Finals week can seem like a recipe for stress and disaster, but with some new helpful ways to prepare, you can make it an easy path to success.
Everyone knows finals aren’t fun. Students dedicate months of hard work to end the semester with a week full of exams and papers due, but how can we make this dreadful week a bit easier?
Here are some top “Do’s and Don’ts” to end the semester on a positive note.
Study in parts
Jessica Sobieski, sophomore accounting major, said she typically studies the week before finals and “takes out one-hour slots throughout my day to review for my specific classes. I find it easier and less stressful than working myself up over finals, weeks before they happen.”
By breaking up your studying into pieces, you can give yourself and your brain a break. Studies show that waiting before studying more can produce better long-term memory known as the spacing effect. One reason this works is that it forces people to put effort into remembering what they are studying. For example, most people can recall a person’s name who they just met two minutes ago but don’t have a high chance of remembering it in a day or so.
Puja Neopaney, sophomore international business major, said that she starts to study days in advance because “cramming a day before the exam usually doesn’t work with me. I tend to fail my exams that way.”
Make a handwritten study guide
Neopaney said, “I rewrite (my) notes, not type, but handwrite them.” She said that handwritten notes help her remember the information in an easier way. By taking notes by hand, you are increasing the likelihood of remembering that material again. While using a pre-made study guide can be helpful, if you explain what you’re learning in your own words, it will make it easier to remember come test time. Sobieski said she also likes to color-code her hand-written notes to make it easier for her to “break down the information.”
Another good study trick is to create a practice quiz and either quiz yourself or ask a friend to quiz you. This way you don’t have to keep rereading the same information that you wrote down on a piece of paper. This trick helps you learn the information in a different way and can be used with index cards or an app like Quizlet. Another tip is to go over the toughest information right before you go to sleep the night before the test to make it easier to remember later on.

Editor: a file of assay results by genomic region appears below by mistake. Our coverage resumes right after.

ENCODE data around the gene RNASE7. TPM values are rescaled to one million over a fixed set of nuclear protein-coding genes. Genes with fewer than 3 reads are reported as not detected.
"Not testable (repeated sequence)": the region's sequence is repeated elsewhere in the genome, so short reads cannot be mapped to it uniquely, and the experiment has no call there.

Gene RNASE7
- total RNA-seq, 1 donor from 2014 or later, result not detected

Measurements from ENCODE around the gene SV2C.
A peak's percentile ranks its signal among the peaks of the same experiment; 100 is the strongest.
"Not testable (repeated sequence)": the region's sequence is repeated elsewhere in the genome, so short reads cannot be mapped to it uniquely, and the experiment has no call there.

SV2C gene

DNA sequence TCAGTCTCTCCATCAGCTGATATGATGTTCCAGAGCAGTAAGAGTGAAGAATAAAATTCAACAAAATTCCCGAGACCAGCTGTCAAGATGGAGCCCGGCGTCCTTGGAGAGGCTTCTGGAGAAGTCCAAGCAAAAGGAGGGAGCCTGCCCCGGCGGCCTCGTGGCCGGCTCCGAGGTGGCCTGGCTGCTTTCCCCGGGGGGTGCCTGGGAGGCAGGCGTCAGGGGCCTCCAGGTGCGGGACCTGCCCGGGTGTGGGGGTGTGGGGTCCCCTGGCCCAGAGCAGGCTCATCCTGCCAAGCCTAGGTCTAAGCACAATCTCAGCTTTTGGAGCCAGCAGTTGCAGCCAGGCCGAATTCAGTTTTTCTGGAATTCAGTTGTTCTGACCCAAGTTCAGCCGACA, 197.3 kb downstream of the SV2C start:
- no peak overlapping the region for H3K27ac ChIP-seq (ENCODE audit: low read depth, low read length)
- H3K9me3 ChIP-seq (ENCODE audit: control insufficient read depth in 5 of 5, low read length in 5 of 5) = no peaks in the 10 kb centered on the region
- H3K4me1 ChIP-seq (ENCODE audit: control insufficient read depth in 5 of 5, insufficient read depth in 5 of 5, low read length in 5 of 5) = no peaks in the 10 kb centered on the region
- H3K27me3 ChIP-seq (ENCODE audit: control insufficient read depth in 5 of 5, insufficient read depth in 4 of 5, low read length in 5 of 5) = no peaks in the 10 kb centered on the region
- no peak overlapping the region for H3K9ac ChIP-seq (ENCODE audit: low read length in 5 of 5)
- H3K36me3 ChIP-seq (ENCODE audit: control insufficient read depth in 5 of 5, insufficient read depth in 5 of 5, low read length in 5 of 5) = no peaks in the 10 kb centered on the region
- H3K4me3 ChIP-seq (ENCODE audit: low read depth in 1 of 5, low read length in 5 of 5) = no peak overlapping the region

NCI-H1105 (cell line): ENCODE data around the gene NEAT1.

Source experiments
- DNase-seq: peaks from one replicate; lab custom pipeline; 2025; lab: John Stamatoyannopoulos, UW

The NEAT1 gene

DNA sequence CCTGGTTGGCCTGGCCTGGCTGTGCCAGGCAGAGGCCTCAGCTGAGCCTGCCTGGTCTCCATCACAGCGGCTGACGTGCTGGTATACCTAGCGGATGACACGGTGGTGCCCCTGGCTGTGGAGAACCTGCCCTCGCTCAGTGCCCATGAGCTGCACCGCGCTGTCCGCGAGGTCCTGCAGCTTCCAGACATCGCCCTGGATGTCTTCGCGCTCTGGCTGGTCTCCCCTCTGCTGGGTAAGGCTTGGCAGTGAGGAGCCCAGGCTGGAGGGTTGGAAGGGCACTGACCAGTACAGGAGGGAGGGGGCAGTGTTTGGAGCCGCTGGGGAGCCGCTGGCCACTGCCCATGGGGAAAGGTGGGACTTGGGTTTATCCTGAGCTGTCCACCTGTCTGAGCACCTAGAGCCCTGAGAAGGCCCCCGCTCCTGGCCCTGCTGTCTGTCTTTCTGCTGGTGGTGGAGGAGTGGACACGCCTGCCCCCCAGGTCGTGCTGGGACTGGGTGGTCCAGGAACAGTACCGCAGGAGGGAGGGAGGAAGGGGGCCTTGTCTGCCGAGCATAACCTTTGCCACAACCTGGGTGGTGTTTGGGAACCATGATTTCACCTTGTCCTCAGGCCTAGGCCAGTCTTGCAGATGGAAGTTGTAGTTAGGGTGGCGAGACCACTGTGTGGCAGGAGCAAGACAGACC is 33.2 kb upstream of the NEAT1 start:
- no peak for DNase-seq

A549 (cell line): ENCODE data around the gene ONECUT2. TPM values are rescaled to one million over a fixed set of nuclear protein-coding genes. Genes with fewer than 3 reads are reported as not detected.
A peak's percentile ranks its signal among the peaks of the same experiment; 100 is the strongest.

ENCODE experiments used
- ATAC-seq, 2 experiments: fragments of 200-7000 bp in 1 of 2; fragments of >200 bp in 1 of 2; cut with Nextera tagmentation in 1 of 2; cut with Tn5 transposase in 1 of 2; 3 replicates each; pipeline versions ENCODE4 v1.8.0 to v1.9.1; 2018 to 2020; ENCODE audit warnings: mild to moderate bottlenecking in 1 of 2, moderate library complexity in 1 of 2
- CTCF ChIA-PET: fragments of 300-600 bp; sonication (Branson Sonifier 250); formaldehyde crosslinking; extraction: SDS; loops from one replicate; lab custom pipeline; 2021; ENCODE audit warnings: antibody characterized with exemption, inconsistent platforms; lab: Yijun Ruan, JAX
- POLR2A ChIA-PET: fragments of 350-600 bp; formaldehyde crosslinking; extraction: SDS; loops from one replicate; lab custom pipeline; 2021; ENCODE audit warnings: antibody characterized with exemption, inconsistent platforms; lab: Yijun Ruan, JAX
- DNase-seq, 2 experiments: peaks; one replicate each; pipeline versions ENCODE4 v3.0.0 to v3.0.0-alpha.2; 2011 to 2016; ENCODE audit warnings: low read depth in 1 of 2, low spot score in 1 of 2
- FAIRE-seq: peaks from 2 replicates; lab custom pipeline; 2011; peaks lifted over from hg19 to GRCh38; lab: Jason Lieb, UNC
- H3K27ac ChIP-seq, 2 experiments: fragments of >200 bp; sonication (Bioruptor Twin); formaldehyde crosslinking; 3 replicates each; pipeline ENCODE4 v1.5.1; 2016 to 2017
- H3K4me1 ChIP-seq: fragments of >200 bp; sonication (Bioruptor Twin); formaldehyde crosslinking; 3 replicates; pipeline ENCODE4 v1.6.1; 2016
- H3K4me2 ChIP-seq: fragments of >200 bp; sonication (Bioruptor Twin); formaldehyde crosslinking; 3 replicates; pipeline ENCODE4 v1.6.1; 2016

Piper Byrne, sophomore marketing major, said her favorite way to study is by creating color-coded sets of index cards for each different subject. She said, “One color is dedicated to the material I know most, one is for the material I am not 100 percent positive about and the last is for material that needs extra study.” Byrne also said she utilizes Quizlet whenever possible by creating her own “sets” because it helps to “read as you type” the information.
Don’t pull any all-nighters
According to StudentCaffe, the human body reacts negatively to the stress of pulling all-nighters. Lack of sleep also affects a person’s concentration, memory and reaction time while studying and while taking a test. All-nighters also “impair reasoning and memory for as long as four days,” according to a 2008 study by Pamela Thacher.
Byrne said that she always makes sure to get a good night’s sleep before exams because “I get to a point where I am so tired, my brain stops retaining information.”
Don’t study in your bed
Whether a library or a bedroom, spending all night in one place can be draining when it comes to studying. Especially when it comes to studying in bed, it becomes harder because we naturally associate our beds with sleeping and are less likely to be productive in it. A college student study showed that by alternating where you study, you can improve retaining information. Sobieski said she likes to study in the dorm lounges, especially now since many students choose to study in their rooms due to Covid-19, making the lounges a quiet place. She said, “I also studied a lot in founders; just anywhere where there is an open seat, it is always quiet there at night.”
Don’t study with distractions
Many students study while listening to music, watching a show or constantly texting a friend back and forth. This leads to them retaining less information. If you did want to listen to music while studying, try music without words. Studies show that while listening to music with words, your brain automatically tries to understand those words and makes you distracted from what you are reading and attempting to memorize. Also, the louder the music, the harder it will be to concentrate so try some low, wordless music next time you study.